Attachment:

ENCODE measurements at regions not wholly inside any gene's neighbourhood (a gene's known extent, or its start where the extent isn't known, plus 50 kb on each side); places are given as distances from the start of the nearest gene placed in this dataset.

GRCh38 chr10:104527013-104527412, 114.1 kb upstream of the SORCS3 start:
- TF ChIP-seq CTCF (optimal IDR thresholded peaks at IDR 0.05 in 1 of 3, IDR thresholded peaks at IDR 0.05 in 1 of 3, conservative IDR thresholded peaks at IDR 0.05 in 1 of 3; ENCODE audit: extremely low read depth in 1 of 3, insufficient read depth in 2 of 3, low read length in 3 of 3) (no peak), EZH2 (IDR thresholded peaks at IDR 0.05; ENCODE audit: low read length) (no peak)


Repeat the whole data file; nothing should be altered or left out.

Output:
ENCODE measurements at regions not wholly inside any gene's neighbourhood (a gene's known extent, or its start where the extent isn't known, plus 50 kb on each side); places are given as distances from the start of the nearest gene placed in this dataset.

GRCh38 chr10:104527013-104527412, 114.1 kb upstream of the SORCS3 start:
- TF ChIP-seq CTCF (optimal IDR thresholded peaks at IDR 0.05 in 1 of 3, IDR thresholded peaks at IDR 0.05 in 1 of 3, conservative IDR thresholded peaks at IDR 0.05 in 1 of 3; ENCODE audit: extremely low read depth in 1 of 3, insufficient read depth in 2 of 3, low read length in 3 of 3) (no peak), EZH2 (IDR thresholded peaks at IDR 0.05; ENCODE audit: low read length) (no peak)